After Uston, the CCC held a series of hearings on the issue of card-counters and decided to enact regulations authorizing certain measures casinos could use to neutralize the potential negative effect card-counters could have on their financial viability. See Campione, 302 N.J. Super. at 103, 694 A.2d 1045. The new regulations, which the New Jersey Supreme Court urged the CCC to adopt in lieu of allowing the casinos to exclude card-counters, balanced the statutory goals of casino viability and fair odds to all players, N.J.S.A. 5:12-100e, and were intended to ensure both the fairness and integrity of casino gambling and "the right of the casinos to have the rules drawn so as to allow some reasonable profit." Uston, 89 N.J. at 175, 445 A.2d 370; see, e.g., 14 N.J.R. 560-61 (June 7, 1982); 23 N.J.R. 1784 (June 3, 1991).

 Several of these countermeasures involved the manner in which casinos could shuffle the blackjack cards. The first approved shuffling method was known as the "Bart Carter Shuffle," a "shuffling procedure in which approximately one deck of cards is shuffled after being dealt, segregated into separate stacks and each stack is inserted into premarked locations within the remaining decks contained in the dealing shoe." N.J.A.C. 19:47-2.1; see N.J.R. 559(b) (June 7, 1982); 14 N.J.R. 841(b) (Aug. 2, 1982). Another approved shuffling countermeasure, known as the "shuffle-at-will," was approved by the CCC to allow the casinos to shuffle after any round of play. The CCC amended the existing shuffle regulation by adding language regarding the casinos' ability to shuffle "after any round of play:"

 
(a) Immediately prior to commencement of play, after any round of play as may be determined by the casino licensee and after each shoe of cards is dealt, the dealer shall shuffle the cards so that they are randomly intermixed. . .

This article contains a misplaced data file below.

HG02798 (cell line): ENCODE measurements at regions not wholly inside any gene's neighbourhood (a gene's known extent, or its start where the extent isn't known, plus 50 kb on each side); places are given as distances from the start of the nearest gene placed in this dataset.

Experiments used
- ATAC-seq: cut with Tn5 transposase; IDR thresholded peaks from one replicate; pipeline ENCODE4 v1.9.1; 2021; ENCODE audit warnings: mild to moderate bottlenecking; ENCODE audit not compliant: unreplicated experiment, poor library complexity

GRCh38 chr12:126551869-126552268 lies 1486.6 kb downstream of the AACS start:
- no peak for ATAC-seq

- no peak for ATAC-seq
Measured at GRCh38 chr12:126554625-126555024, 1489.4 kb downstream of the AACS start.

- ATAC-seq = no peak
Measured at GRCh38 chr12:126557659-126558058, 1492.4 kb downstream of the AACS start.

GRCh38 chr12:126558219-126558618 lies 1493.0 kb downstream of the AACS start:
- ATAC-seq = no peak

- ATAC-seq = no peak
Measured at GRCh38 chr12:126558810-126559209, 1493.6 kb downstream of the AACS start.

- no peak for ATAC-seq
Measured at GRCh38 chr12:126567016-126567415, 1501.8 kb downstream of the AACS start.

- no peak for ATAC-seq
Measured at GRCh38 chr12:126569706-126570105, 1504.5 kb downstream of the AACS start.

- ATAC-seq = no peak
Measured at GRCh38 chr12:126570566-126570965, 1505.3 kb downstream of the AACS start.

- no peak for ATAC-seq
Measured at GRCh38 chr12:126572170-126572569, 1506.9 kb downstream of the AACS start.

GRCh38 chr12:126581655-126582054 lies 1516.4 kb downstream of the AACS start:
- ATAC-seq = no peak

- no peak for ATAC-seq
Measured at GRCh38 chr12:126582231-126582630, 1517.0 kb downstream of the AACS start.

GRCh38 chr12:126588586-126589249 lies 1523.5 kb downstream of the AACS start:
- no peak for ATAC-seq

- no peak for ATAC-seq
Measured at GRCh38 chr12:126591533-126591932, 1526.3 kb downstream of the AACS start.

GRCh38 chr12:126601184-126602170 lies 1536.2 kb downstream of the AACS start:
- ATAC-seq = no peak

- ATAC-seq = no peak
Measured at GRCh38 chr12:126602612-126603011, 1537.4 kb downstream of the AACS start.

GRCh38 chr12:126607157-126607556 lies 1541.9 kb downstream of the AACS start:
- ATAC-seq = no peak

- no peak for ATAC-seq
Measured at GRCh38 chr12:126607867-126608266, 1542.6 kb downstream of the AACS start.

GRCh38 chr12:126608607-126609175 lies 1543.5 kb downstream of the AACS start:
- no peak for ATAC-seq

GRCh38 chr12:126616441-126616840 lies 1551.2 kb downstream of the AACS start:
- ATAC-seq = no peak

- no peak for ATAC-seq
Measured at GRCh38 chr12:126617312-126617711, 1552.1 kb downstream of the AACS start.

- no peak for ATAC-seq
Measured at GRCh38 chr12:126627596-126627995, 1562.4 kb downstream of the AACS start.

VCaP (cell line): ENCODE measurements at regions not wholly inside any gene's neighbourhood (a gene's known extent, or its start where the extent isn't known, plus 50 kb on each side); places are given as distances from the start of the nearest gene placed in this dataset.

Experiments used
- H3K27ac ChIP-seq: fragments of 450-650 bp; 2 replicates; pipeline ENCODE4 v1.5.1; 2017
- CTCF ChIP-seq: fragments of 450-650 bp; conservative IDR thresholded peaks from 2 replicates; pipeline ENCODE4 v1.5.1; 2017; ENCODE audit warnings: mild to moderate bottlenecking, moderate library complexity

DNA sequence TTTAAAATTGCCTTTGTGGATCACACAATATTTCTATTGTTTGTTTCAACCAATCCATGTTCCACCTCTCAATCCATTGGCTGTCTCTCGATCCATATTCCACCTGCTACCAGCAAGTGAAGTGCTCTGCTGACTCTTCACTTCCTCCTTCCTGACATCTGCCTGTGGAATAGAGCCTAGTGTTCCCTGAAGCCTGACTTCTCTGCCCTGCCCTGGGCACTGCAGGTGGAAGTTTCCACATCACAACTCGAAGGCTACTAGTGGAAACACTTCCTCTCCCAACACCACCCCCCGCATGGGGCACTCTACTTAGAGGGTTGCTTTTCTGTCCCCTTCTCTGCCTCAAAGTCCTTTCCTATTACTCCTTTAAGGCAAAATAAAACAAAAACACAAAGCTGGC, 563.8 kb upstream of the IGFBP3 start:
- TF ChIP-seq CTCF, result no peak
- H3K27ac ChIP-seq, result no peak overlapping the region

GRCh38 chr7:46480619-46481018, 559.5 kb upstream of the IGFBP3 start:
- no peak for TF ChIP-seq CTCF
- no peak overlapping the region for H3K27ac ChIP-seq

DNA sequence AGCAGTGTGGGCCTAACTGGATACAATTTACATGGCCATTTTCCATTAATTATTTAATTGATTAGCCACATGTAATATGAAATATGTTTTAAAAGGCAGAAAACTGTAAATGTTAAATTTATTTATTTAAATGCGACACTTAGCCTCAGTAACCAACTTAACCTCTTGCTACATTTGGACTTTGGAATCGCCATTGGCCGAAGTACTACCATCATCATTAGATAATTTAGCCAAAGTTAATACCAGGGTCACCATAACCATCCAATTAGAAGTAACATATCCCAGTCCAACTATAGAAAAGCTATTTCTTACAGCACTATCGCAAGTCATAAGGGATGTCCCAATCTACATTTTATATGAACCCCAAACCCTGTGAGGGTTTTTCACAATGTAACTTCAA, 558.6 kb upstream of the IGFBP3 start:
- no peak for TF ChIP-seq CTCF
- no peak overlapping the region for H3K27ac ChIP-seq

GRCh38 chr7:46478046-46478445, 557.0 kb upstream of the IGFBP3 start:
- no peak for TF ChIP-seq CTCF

(h) A reshuffle of the cards in the shoe shall take place after the cutting card is reached in the shoe . . . except that:
 
1. The casino licensee may determine after each round of play that the cards should be reshuffled;
 
2. When the "Bart Carter Shuffle" is utilized a reshuffle shall take place after the cards in the discard rack exceed approximately one deck in number.

 N.J.A.C. 19:47-2.5 (emphasis added); see 14 N.J.R. 559(b) (June 7, 1982), 14 N.J.R. 841(b) (Aug. 2, 1982).

 Finally, the use of a device known as the continuous shuffling shoe was approved:

 
In lieu of the dealing and shuffling requirements set forth in N.J.A.C. 19:47-2.5 and 2.6, a casino licensee may utilize a dealing shoe or other device designed to automatically reshuffle the cards provided that such shoe or device and the procedures for dealing and shuffling the cards through the use of this device are approved by the Commission or its authorized designee.

 N.J.A.C. 19:47-2.20; see 14 N.J.R. 559(b) (June 7, 1982), 14 N.J.R. 841(b) (Aug. 2, 1982).

 The shuffling regulations, particularly the most commonly used shuffle-at-will, enabled the casinos to lessen the card-counters' ability to determine whether cards remaining in the shoe were player-favorable. As already noted, when the cards are reshuffled continuously or prior to reaching the cutting-card, card-counters lose their potential advantage over the casinos because they can no longer begin betting high wagers only when they know their chances of receiving player-favorable cards have been increased. Though effective against card-counters, the use of these shuffling regulations increases shuffling time and thereby causes the casinos to lose revenue.

 The CCC also authorized one non-shuffling countermeasure after the Uston decision -- an increase in the number of decks casinos were allowed to use in blackjack play. N.J.A.C. 19:47-2.2. This helped the casinos combat card-counters by increasing the number of cards card-counters would have to ...